Al Bundy is a misanthropic women's shoe salesman with a miserable life. He hates his job, his wife is lazy, his son is dysfunctional (especially with women), and his daughter is dim-witted and promiscuous.
The 4077th Mobile Army Surgical Hospital is stuck in the middle of the Korean War. With little help from the circumstances, in which they find themselves, they are forced to make their own fun. Fond of practical jokes and revenge, the doctors, nurses, administrators , and soldiers often find ways of making wartime life bearable. Nevertheless, the war goes on.Written by
Murray Chapman <email@example.com>
A few days after the infamous season three, episode twenty-four, "M*A*S*H: Abyssinia, Henry (1975)", aired, which inspired angry calls from viewers across the country, McLean Stevenson appeared in a skit on Cher (1975) as Henry Blake in a life boat shouting, "guys! I'm OK! I'm OK!" See more »
Three different people have been named "Nurse Baker", including a single woman, a married woman and a woman of a different race (she was Black while the other two were Caucasian). However, Baker is a popular American name, and could have been shared by more than one person in the 501st. In addition, "Baker" is the second entry in the old US Navy radio alphabet. "Able," the first entry, is the name of several nurses throughout the series. "Able" and "Baker" appear to be placeholder-type names, possibly an in-joke for military viewers. See more »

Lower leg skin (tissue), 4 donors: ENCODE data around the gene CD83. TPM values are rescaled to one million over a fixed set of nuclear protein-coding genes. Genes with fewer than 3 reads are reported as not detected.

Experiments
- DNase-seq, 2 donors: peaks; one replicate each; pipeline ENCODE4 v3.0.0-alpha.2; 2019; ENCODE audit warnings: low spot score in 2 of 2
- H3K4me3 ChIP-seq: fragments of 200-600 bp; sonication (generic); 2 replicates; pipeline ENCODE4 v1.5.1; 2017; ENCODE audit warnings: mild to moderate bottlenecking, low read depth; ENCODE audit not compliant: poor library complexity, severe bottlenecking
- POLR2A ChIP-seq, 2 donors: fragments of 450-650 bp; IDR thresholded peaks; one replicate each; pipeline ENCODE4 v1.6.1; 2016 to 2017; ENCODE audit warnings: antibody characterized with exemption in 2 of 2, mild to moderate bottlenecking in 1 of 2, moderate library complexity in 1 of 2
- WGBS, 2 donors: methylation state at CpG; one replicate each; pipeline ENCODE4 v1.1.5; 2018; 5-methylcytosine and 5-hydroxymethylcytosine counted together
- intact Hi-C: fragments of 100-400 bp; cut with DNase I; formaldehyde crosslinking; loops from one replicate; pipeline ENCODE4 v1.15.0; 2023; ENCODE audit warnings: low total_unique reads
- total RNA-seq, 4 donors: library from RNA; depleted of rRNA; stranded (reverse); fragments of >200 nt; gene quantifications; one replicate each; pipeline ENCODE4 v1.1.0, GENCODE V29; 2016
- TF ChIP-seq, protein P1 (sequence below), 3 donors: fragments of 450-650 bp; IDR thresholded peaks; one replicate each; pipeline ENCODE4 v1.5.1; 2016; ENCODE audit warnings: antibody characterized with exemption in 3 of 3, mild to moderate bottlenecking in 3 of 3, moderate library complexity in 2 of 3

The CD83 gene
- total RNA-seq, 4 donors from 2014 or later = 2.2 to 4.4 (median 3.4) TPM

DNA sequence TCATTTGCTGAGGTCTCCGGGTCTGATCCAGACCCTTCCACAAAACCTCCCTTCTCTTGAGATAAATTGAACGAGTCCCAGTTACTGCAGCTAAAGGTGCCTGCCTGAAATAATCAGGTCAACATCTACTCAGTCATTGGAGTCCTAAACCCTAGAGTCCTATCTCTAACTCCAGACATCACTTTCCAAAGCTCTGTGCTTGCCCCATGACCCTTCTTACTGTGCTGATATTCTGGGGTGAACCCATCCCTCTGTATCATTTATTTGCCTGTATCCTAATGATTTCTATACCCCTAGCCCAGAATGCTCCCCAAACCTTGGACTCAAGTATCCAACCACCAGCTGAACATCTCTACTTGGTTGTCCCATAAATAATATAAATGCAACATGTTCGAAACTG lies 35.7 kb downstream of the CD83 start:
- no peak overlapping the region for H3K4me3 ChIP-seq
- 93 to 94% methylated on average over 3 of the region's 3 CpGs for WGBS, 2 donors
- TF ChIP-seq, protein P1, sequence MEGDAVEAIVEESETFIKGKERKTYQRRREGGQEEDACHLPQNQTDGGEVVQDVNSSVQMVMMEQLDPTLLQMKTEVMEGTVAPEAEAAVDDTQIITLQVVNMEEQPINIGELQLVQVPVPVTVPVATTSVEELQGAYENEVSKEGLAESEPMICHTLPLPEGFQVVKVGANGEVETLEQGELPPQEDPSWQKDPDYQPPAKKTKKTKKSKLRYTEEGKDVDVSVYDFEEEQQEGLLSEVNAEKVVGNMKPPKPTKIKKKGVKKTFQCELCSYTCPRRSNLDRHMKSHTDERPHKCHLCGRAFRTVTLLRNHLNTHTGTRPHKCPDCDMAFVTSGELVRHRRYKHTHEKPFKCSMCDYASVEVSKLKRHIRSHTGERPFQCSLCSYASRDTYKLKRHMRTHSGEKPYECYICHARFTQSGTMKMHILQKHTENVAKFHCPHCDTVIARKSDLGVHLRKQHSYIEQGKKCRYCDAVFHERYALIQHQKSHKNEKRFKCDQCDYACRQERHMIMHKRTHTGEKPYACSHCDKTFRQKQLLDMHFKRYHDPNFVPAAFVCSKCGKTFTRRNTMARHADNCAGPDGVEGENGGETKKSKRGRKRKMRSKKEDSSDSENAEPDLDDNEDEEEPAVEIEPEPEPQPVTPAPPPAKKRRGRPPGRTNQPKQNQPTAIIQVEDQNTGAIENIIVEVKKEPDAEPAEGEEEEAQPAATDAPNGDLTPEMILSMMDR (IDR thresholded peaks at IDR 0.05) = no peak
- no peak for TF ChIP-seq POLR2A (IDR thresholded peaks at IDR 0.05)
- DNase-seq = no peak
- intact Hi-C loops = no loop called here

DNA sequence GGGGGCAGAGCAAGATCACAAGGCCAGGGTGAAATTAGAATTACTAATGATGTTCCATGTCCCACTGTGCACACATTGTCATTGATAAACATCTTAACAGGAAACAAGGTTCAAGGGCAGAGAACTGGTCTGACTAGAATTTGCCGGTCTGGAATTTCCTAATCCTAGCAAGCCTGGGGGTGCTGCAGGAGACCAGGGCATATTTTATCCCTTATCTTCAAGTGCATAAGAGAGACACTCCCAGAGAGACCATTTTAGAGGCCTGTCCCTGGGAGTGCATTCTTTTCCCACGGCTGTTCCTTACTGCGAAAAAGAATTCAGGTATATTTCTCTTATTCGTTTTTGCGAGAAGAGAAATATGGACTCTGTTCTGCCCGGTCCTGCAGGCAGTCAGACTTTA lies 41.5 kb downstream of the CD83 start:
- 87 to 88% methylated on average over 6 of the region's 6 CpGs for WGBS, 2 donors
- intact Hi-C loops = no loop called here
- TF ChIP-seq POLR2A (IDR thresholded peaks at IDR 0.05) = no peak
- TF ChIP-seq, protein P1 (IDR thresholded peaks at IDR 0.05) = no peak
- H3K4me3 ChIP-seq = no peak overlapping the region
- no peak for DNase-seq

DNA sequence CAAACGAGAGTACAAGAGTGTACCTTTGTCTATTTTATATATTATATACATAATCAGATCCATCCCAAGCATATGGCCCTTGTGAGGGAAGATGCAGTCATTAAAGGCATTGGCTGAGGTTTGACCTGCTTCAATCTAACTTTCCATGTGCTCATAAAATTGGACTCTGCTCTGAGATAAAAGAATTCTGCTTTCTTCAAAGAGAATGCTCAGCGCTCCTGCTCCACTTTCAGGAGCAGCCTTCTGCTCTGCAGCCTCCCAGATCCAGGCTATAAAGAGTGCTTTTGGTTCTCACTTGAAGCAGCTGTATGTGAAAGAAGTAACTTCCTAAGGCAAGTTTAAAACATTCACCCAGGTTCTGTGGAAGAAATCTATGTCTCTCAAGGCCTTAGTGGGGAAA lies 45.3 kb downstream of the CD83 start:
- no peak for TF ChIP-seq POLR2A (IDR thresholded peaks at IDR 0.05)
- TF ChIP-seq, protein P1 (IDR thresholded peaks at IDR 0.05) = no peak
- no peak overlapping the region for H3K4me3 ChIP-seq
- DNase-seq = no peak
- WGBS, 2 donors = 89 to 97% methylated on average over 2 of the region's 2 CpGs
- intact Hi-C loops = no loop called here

[takes a drink of Hawkeye's home-made gin, and grimaces]
I thought this stuff was supposed to make you feel better.
No. It's supposed to make you feel nothing.
See more »
The pilot episode opening credits (only seen in original network airings and on DVD and video releases), feature the legend "KOREA, 1950. A hundred years ago..." See more »
The episode "The Army-Navy Game", features a jazzier version of the opening theme. See more »
The TV show M*A*S*H proves that laughter really is the best medicine to cure any wounds. This movie provided humorous insight to an otherwise overlooked time in American society. Every character provided a different perspective on the evils of war with their uses of satire. The script writers use satire to provide a look at the evils of war. I have seen the re-runs of this American classic series and I still find them hilarious to this day. I am so pleased that television stations decided to re air this otherwise forgotten show. I am glad that the directors and producers of this show depicted an otherwise forgotten time in American history. And I am sure that the veterans of the Korean War are happy that this show was made to show their experiences in this war and made their trials known to the public.
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